Do you know what the biggest difference is between science and industry? No, it’s not the secrecy in industry, it’s their dedication to reproducibility. And for reproducibility, you need to do everything as uniformly as possible by following standard operating procedures from start (making the media) to finish (interpreting your results). This article is going to focus on putting your best foot forward with making media.
Solutions and media are the cornerstones of your experiment. Botch that and you will not get a reproducible result or will not get a result at all.
To begin with, it is important to use reagents that:
- are as close to 100% purity as possible;
- have listed amount of various contaminations;
- have batch numbers.
Keeping a log of reagent batch numbers seems like a pain, but it’s super helpful when you realize your experiment didn’t work because of a bad reagent batch and not because of you! Moreover, an experiment could be unreproducible simply because you used a reagent with a different batch number that had 0.001% more manganese. True story: Our whole lab had a problem once growing yeasts because of a particular batch of Yeast Nitrogen Base (mix of salts) with this issue.
Awareness of batch variation becomes even more important for biologicals such as antibodies. Depending on the animals used to develop said antibody, there will be changes in antibody affinity, avidity, and titer even if the immunization protocol was exactly the same.  So be careful!
However, there may be times when dealing with different batched reagents is unavoidable, like when you need to either order a new reagent batch or switch suppliers entirely. In this case, be sure to test the reagent in various settings with several people, as any reagent-based problems may be only apparent in a particular experiment.
The amount of reagent stated in the reagent or media recipe is not a rough ballpark, but a precise amount that you need to weigh and use. Here’s a guide to how to weigh your reagents.
- Weigh the reagent needed within at most 10% of the necessary quantity. The smaller the amount of reagent used, the more precise the balance you should use. Normal electronic balances should be used for weighing kilograms and grams, while precision balances should be used for weighing milligrams.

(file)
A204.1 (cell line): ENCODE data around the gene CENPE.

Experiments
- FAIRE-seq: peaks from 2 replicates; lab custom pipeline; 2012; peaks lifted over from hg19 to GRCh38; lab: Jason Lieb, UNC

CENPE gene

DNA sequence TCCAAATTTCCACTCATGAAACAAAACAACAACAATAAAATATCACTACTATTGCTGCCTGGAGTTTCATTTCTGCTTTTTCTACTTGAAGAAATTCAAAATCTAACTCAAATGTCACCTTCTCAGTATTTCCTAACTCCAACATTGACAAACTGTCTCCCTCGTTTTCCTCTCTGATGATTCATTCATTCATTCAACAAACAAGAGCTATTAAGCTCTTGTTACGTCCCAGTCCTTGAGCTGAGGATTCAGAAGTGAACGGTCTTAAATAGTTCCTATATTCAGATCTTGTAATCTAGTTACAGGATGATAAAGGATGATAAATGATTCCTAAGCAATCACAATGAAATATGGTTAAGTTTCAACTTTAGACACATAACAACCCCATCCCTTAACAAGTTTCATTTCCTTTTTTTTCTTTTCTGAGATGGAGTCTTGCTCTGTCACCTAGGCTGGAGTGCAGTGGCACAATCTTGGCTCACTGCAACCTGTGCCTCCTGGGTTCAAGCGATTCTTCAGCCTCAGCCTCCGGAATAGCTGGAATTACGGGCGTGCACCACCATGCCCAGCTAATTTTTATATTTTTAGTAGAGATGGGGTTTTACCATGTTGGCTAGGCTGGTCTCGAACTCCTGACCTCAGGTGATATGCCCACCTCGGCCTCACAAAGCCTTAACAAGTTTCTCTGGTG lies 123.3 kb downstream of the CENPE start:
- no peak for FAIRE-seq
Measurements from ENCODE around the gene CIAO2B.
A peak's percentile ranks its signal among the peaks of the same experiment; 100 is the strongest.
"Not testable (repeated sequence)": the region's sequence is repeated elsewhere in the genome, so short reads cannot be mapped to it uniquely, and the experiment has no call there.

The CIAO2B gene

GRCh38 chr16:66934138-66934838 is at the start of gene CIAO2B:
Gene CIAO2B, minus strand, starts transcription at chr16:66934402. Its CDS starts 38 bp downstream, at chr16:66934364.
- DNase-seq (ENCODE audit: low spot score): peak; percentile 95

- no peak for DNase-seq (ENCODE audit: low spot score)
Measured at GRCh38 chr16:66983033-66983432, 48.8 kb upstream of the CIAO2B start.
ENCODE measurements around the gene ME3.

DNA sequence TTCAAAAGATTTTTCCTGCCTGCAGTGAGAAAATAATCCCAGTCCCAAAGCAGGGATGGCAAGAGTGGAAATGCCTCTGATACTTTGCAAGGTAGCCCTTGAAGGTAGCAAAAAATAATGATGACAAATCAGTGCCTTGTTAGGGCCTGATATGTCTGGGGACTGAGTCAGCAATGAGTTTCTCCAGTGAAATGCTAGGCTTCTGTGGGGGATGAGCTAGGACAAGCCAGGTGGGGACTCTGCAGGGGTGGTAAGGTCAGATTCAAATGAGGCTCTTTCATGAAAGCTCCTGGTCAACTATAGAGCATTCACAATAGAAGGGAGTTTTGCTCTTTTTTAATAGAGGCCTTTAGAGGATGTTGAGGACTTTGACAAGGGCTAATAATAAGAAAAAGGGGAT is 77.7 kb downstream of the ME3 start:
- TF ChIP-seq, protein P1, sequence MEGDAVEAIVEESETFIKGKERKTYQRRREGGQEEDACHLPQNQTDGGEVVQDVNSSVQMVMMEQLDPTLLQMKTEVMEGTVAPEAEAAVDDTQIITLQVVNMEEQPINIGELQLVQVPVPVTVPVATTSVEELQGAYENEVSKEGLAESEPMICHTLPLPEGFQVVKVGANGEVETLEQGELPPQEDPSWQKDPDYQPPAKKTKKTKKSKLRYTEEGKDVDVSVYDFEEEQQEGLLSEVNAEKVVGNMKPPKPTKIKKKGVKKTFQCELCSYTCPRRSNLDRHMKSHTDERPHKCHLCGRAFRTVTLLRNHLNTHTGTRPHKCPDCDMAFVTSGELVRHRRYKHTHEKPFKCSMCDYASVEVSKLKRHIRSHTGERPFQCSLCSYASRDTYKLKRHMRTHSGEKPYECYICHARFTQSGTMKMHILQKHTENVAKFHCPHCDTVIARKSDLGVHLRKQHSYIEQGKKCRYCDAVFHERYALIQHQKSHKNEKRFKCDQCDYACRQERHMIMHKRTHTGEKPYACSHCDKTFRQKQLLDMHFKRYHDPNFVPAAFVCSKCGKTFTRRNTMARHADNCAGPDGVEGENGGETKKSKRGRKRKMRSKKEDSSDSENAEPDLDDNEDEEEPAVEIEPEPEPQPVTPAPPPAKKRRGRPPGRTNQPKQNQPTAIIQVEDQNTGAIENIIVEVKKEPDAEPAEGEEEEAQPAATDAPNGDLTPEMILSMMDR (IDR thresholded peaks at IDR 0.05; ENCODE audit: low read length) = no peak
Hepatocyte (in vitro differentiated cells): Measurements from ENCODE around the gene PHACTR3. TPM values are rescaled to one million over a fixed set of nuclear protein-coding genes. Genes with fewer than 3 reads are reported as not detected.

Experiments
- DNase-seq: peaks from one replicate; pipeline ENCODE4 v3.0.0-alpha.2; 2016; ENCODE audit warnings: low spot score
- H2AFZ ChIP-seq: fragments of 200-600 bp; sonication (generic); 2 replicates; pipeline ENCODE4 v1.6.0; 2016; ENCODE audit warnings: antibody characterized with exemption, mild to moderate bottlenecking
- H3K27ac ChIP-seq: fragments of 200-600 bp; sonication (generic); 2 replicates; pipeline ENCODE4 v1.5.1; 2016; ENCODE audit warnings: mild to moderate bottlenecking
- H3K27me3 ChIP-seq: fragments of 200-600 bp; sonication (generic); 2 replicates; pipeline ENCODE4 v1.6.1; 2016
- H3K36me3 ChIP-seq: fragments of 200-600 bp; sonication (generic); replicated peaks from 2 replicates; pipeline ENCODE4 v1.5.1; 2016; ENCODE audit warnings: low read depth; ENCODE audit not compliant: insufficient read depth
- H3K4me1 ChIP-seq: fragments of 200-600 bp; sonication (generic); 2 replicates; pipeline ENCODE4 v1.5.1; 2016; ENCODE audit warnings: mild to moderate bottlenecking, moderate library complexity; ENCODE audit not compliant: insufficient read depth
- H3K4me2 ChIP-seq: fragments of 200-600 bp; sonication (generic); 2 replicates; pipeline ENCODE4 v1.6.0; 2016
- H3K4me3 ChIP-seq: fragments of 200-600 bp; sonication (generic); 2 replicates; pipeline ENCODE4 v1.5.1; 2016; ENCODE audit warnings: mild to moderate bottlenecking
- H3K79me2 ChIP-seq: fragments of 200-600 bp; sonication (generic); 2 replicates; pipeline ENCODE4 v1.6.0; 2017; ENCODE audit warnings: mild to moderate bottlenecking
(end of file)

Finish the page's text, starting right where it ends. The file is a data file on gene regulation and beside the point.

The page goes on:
- Use a weigh boat to prevent spillage and sticking of the reagent. The smaller the amount you need to weigh, the smaller the boat should be to avoid reagent loss.
- If you spill the reagent, re-weigh the amount still present in the boat and add as needed.
- Reagents that should be in solution should be added to a stirring liquid with a volume smaller than the final volume, as the volume may change as the reagent dissolves. If you instead add the dry reagent in a vessel and then add the liquid, this may result in a portion of the reagent left as an undissolvable mass.
It’s a good idea to know the basic chemical properties of your reagents. Some of them will dissolve only in hot water because of their solubility. Others will release energy in the form of heat (for example, NaOH), so dissolving them in hot water is not only unnecessary but dangerous, as the water may boil.
Do you remember when you performed titrations in school? When one more drop of a reagent can dramatically shift the pH of the solution? Biological systems are usually more resilient in maintaining homeostasis than chemical, but not much.
To help biological systems with homeostasis, we use buffers, both as part of media and in vitro. The particular buffer traits, such as buffer capacity and the working range of temperatures, depends on the precise buffer you use. Therefore, you cannot replace, for example, Tris in your media with phosphate just because there is no Tris left in your pantry. Please stick to the instructions or postpone the media-making until the required reagent is available.
While making the media it is important not to ignore instructions on the jar or packet. If it says that the medium should be kept at 4oC and diluted at room temperature, that is precisely what you should do. These instructions were painstakingly determined by industry technicians and postdocs who had to perform boring experiments focused on changing the medium temperature degree by degree and looking at the outcome – so, they know what they’re talking about. Make sure their effort wasn’t in vain.
The same goes for the sequence of reagents added. If it says to add your bovine serum albumin to the extract, it shouldn’t be done the other way around, as the sequence in which you add reagents could influence pH, the precipitation of salts, etc. If you don’t like doing anything without an explanation as to why are you doing it, find technical notes on the company website. They are usually happy to explain why.
Follow the instructions, reproduce the steps exactly all the time and you will significantly increase the chances of your experiment working time after time.
- Mike S. Lee (Editor), Qin C. Ji (Editor). (2017) Protein Analysis using Mass Spectrometry: Accelerating Protein Biotherapeutics from Lab to Patient. ISBN: 978-1-119-35935-7